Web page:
US 20050228867 A1
A method of “stateful failover” is provided that allows email gateway systems in a cluster to deliver email messages that have been accepted for delivery by a member of the cluster, but has failed with out delivering the messages. The method involves creating a backup copy of the messages that have been accepted for delivery by one email gateway system in the stateful failover cluster on one or more other email gateway systems in the stateful failover cluster. Upon detecting the failure of the email gateway system that accepted the message, another member of the stateful failover cluster that has access to the backup copy of the message queue takes responsibility for the delivery of the messages on the mirrored queue.
1. A method for processing an email by a plurality of email gateway servers coupled in a cluster, the method comprising:
receiving the email by a first email gateway server, the first email gateway server being configured to relay the email toward a destination;
copying the email to a second email gateway server, the second email gateway server being configured to relay the email toward the destination should the first email gateway server fail; and
relaying the email toward the destination by the first email gateway server or the second email gateway server.
2. The method of
monitoring by the second email gateway server the relaying the email by the first email gateway server;
upon detecting the relaying the email by the first email gateway server was unsuccessful, relaying the email toward the destination by the second email gateway server; and
upon detecting the relaying the email by the first email gateway server was successful removing the email from the second email gateway server.
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10. A method for replicating email messages in a stateful failover cluster, the method comprising:
receiving by a source email gateway system an email message to be transmitted to a destination;
transmitting the email message from the source email gateway system to one or more sink email gateway systems in the stateful failover cluster;
acknowledging receipt of the email message by the source email gateway system;
forwarding the email message by the source email gateway system toward the destination;
if the source email gateway system successfully forwards the email message, notifying the one or more sink email gateway systems to recover storage resources associated with the email message; and
if the source server fails to successfully forward the email message, forwarding the message by the one or more sink email gateway systems.
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23. An email gateway cluster comprising:
a plurality of source email gateway servers, each of the source email gateway servers configured for receiving email messages and relaying the email messages toward a destination, each source email gateway server comprising a source message queue for storing the email messages from outside an email gateway cluster; and
one or more sink email gateway servers communicatively coupled to each of the source email gateway servers, each sink email gateway server comprising a backup message queue for storing email messages from at least one source email gateway server, the sink email gateway servers being configured for relaying email messages to the destination should the respective source email gateway server fail.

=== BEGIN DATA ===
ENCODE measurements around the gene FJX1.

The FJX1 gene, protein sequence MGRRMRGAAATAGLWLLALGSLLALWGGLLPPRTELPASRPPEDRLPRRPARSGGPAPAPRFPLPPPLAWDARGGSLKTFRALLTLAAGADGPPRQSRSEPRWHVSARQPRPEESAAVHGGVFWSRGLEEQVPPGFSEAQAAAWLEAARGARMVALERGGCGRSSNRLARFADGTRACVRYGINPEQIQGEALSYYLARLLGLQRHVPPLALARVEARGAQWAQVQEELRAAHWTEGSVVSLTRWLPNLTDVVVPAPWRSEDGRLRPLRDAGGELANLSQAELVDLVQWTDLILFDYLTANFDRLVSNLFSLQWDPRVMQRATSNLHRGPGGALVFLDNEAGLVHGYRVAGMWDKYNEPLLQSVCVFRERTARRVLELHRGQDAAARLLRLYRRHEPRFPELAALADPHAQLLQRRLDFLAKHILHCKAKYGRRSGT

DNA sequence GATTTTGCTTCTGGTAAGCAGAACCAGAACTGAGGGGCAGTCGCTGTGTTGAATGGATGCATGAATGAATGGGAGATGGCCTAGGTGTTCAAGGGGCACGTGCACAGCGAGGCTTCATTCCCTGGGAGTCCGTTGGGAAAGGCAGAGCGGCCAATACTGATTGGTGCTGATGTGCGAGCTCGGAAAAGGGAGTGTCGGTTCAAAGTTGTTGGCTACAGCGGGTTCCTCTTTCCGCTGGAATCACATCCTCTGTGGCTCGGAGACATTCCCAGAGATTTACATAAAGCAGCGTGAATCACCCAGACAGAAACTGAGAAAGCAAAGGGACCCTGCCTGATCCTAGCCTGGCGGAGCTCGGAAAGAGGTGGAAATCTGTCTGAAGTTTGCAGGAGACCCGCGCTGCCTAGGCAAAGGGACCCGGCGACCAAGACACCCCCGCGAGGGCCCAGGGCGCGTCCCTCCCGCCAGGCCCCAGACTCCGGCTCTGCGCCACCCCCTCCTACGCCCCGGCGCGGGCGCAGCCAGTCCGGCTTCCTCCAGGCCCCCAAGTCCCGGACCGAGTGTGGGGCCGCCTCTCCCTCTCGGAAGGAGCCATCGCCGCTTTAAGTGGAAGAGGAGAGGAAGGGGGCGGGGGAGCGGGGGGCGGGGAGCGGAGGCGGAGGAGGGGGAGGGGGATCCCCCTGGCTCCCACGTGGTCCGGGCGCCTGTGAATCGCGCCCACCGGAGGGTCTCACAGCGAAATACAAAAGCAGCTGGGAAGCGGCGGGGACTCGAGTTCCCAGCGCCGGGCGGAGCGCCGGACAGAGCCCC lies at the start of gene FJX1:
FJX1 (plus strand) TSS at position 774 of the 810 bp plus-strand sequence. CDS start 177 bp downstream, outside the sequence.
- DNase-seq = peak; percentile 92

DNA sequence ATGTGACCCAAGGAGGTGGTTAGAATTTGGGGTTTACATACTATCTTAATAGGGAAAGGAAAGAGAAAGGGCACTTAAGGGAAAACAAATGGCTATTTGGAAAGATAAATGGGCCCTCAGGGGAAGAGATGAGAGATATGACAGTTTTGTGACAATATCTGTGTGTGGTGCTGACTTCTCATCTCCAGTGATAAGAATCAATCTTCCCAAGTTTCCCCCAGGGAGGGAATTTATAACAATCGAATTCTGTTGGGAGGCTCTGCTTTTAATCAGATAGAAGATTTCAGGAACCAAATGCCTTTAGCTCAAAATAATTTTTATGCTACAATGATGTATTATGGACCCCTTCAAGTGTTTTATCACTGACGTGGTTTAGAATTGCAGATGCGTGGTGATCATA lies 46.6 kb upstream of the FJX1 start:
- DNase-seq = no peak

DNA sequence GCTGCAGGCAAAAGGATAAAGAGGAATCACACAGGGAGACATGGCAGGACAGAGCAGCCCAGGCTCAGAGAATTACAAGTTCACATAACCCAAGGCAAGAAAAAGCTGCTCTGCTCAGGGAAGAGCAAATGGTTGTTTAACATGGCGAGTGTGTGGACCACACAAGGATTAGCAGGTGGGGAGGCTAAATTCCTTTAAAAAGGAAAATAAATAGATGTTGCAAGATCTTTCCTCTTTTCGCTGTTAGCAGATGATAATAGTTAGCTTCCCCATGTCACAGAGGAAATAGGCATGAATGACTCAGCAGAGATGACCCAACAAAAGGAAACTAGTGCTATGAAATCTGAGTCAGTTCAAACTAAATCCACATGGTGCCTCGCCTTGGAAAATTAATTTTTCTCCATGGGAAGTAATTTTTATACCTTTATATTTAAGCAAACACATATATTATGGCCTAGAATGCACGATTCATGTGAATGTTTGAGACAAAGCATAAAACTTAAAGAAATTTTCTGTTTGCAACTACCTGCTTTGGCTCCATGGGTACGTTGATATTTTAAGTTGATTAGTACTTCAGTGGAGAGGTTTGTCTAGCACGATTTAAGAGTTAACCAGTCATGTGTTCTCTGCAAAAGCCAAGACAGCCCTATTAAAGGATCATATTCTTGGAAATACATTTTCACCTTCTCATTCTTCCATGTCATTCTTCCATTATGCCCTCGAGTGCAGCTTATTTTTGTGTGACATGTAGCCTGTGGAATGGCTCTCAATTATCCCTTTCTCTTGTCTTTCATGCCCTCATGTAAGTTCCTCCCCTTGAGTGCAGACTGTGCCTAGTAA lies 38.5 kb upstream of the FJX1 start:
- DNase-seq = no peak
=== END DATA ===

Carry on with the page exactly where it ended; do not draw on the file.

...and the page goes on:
24. A source email gateway server comprising:
a first logical communications interface for receiving messages from a message source;
a source queue for storing email messages received via the first logical communications interface;
a second logical communications interface for transmitting messages to one or more destinations; and
a third logical communications interface for transmitting messages to at least one sink email gateway server, wherein the source email gateway server is configured to transmit via the third logical communications interface messages received via the first logical communications interface for backup.
25. The source email gateway server of
26. A sink email gateway server comprising:
a first logical communications interface for receiving messages from a source email gateway server;
a backup queue for storing email messages received via the first logical communications interface from the source email gateway server; and
a second logical communications interface for transmitting messages to one or more destinations, wherein the sink email gateway server is configured to transmit messages stored in the backup queue via the second communications interface messages if the source email gateway server fails.
27. The sink email gateway server of
This application claims the benefit of U.S. Provisional Application No. 60/560,970, filed on Apr. 12, 2004, entitled Method for Replicating SMTP Queues Between Clustered Email Gateway Systems, which application is hereby incorporated herein by reference.
The present invention relates to a method for replicating message (SMTP) queues between electronic message transfer agent (MTA) servers running in a fault-tolerant cluster.
The use of the simple mail transfer protocol (SMTP) to transmit electronic messages and email has grown to the point where it is now a mission-critical service. Organizations now view it as being as vital to their everyday operations as the telephone.
Two significant challenges have emerged with this reliance on email. The first challenge is how to ensure timely delivery of all messages. Users now expect messages to be delivered within minutes or even seconds. Generally, message protocols, particularly simple message transfer protocol (SMTP), are resilient in ensuring the eventual delivery of messages, but the underlying message transfer agent (MTA) software and its hardware platform do not currently contribute to timely delivery, and may themselves serve to introduce delays into the system by virtue of unreliability.